Howard, who is a Spartan Orientation leader and student in the School of Education, agrees. She used brief TikTok videos as part of her campaign to become Homecoming Royalty in 2022 and believes social media is the best way to get prospective students’ attention. “If I was in high school and I saw UNCG doing social media with real students – actually a normal person like me – I would like it more,” she says.
“I don’t think we get enough credit for being changemakers. Something that I’ve heard a lot from my parents’ generation is ‘No one wants to work these days.’ That’s just not true,” says Tarpley.
Whitney believes there is nuance to the relationship between work ethic and personal goals. “Gen Z is aware of the need to be financially stable, but quality of life is significantly prioritized for this generation.” This means today’s graduating Spartans may have career expectations different from their parents’ or grandparents.’
Carter, who has worked with students in many capacities over nearly three decades at the University, acknowledges that much has changed in the world of work. “With technology and innovation and creativity, the traditional 40-hour work schedules are no longer automatic.”
Some students see value in embracing both changing social standards and tried-and-true practices.
Cholula, who is working on a Master of Education degree, observes undergraduates building professional networks early in their academic careers. “I have seen so many people who are in their freshman year and they’re already posting on LinkedIn every day.”
She also argues that appearances and habits are not the same thing. “You can be a professional and have face piercings.”
Bond notes that some things in the world of work have not changed. “A lot of it is still all about networking, which I will preach to the heavens about! Networking, networking, networking!”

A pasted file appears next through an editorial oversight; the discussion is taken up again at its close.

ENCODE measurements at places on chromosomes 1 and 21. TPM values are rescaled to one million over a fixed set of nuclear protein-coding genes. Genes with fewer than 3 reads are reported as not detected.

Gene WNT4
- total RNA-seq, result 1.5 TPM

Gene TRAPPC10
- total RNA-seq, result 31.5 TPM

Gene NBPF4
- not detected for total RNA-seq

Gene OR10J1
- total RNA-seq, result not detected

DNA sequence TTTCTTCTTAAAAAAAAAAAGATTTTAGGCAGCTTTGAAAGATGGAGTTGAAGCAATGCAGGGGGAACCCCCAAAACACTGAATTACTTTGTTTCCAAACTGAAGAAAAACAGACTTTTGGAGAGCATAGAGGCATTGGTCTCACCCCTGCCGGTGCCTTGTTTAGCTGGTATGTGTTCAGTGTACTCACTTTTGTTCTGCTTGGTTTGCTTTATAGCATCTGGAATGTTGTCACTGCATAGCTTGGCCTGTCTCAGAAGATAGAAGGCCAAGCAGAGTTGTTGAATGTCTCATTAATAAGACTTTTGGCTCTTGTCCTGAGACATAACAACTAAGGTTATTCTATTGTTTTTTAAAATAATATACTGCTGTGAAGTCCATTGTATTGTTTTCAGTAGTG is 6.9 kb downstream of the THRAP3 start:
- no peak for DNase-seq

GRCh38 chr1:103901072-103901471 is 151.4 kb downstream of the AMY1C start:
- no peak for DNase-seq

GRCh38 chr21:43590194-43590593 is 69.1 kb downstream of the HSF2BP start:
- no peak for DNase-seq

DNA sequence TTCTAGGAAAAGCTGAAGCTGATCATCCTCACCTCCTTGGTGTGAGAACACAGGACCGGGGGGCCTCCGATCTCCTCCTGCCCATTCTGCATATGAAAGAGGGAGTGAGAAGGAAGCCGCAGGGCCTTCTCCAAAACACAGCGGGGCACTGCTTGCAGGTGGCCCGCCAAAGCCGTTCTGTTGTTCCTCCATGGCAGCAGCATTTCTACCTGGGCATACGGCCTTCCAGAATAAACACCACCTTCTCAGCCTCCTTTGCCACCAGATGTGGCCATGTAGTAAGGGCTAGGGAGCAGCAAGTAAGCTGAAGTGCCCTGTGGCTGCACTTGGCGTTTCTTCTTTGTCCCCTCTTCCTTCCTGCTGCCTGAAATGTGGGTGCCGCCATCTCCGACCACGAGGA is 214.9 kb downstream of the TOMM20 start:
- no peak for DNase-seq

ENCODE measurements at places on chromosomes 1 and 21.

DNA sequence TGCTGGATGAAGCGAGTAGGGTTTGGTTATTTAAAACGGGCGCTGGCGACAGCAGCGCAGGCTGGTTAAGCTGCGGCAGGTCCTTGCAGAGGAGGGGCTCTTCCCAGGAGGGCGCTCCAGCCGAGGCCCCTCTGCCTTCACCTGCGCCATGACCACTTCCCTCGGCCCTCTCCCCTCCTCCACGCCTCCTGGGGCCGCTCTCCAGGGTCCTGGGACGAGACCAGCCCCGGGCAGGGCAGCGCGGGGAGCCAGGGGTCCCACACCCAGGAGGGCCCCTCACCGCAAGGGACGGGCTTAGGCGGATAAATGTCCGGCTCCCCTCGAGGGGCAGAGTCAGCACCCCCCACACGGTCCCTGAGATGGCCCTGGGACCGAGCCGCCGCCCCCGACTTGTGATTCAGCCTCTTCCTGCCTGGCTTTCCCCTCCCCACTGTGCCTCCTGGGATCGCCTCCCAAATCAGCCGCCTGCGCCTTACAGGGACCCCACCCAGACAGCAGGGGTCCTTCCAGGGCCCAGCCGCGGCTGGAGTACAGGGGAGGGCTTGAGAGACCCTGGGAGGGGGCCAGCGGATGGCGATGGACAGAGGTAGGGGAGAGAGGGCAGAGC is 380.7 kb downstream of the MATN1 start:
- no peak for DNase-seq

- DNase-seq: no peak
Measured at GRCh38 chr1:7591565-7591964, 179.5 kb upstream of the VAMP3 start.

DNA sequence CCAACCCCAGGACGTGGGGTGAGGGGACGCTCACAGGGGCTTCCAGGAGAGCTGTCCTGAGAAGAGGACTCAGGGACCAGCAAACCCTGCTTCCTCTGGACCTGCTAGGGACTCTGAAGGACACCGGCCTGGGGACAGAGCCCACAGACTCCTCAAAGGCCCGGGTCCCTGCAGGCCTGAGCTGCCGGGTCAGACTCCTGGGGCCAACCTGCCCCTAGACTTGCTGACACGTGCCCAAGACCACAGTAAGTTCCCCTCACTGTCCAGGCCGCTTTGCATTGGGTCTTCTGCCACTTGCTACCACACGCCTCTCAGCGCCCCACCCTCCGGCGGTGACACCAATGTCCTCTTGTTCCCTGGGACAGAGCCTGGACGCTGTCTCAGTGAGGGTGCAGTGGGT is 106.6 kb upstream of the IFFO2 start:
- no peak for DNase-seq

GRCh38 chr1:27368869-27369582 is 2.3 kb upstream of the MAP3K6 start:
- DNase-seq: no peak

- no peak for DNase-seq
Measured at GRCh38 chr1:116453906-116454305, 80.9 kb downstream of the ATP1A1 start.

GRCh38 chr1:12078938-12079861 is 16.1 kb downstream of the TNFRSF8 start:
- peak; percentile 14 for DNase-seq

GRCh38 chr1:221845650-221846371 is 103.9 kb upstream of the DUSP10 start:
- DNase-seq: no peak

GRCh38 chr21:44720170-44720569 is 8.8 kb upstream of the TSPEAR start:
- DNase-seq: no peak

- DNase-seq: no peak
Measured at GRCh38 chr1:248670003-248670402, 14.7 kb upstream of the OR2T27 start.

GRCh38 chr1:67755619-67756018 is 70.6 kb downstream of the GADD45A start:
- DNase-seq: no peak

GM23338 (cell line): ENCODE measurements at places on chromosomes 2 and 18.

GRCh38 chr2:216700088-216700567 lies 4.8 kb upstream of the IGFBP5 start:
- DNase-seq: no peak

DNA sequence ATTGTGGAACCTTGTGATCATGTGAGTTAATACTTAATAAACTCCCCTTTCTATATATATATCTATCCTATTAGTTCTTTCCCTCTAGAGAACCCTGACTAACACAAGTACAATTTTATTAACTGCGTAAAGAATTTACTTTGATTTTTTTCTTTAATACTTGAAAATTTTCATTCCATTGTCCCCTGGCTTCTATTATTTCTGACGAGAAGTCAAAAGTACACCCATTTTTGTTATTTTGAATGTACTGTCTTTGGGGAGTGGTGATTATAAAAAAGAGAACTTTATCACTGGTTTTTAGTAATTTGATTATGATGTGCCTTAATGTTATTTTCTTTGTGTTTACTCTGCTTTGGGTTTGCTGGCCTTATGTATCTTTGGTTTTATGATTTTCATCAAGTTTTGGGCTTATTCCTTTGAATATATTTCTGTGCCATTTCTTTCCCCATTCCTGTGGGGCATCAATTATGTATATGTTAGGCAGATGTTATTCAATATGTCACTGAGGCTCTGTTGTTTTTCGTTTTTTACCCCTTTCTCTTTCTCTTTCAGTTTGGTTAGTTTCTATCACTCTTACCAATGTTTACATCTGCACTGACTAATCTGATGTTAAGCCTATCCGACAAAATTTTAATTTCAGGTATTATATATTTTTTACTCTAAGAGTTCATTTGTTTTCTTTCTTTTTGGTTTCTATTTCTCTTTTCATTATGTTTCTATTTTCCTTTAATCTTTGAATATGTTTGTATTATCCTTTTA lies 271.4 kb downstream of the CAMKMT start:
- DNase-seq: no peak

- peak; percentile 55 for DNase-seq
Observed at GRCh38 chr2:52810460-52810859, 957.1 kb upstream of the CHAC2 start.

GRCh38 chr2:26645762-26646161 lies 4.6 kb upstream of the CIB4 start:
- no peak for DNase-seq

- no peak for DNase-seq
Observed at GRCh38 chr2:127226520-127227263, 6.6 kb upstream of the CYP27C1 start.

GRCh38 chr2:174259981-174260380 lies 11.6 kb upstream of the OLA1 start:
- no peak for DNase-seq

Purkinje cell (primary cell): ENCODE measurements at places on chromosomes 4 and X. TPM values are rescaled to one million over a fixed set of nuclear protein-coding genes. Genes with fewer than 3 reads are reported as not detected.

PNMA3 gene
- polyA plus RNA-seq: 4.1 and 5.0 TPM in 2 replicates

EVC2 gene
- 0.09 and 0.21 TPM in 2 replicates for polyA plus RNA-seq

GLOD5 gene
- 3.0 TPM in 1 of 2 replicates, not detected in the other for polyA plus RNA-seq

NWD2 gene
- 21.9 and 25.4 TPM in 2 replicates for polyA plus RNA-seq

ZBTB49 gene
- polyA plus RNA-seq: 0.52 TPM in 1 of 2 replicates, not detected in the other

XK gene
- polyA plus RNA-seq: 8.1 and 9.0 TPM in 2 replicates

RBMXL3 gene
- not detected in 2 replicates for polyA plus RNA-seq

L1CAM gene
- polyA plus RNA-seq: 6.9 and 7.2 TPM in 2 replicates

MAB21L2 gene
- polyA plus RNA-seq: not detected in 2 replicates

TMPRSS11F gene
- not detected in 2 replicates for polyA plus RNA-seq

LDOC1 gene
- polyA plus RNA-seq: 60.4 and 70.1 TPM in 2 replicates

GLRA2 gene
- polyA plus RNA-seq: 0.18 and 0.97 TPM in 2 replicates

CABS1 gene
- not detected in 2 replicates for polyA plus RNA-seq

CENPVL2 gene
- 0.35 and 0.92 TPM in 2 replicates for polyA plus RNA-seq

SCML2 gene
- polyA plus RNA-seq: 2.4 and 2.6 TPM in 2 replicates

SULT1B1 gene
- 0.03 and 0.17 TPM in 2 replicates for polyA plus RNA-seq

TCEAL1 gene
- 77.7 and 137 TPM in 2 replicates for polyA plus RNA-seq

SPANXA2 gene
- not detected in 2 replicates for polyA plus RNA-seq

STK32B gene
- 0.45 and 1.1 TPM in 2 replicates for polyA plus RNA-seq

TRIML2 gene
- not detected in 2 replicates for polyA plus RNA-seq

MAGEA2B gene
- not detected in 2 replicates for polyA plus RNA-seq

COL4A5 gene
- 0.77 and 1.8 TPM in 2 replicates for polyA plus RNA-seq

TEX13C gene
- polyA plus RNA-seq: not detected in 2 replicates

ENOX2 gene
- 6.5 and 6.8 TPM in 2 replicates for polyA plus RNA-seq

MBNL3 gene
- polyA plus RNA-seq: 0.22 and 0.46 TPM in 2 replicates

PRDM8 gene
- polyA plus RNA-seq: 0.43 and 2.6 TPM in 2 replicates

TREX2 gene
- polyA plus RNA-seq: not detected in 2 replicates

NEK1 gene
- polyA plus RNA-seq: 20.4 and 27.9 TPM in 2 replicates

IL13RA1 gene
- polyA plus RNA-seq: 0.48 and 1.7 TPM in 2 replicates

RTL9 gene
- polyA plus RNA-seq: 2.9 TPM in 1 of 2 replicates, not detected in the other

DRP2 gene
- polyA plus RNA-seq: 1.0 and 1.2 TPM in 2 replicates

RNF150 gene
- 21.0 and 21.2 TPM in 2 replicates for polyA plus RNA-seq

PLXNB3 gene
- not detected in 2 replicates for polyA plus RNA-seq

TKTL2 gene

Lee says that students’ expectations – and needs – have changed.
“Gen Z may have as many life skills as previous generations, but those life skills might be different,” he says. “When I went to college, I didn’t expect anybody to check on me. I don’t think that’s the expectation for the current generation. I think they’re expecting help with all walks of life.”
As Carter puts it, “We’re using the old adage, ‘It takes a village.’”
This means that today’s UNCG students have a different relationship with the University than Millennials, Gen Xers, or Baby Boomers did. Knowing this, UNCG faculty and staff mentors in Student Services, Counseling, the Office of Intercultural Engagement, and other campus offices are trying to meet today’s Spartans where they are.
Students notice the attention. According to the 2023 iBelong survey of students, 70% of respondents “agree” or “strongly agree” that people at UNCG check in with them regularly to see if they need support.
They also believe UNCG is listening to them. Over 70% of respondents “agree” or “strongly agree” that the University takes survey results seriously. That’s a measure of trust at a time when many young people are skeptical of institutions in general.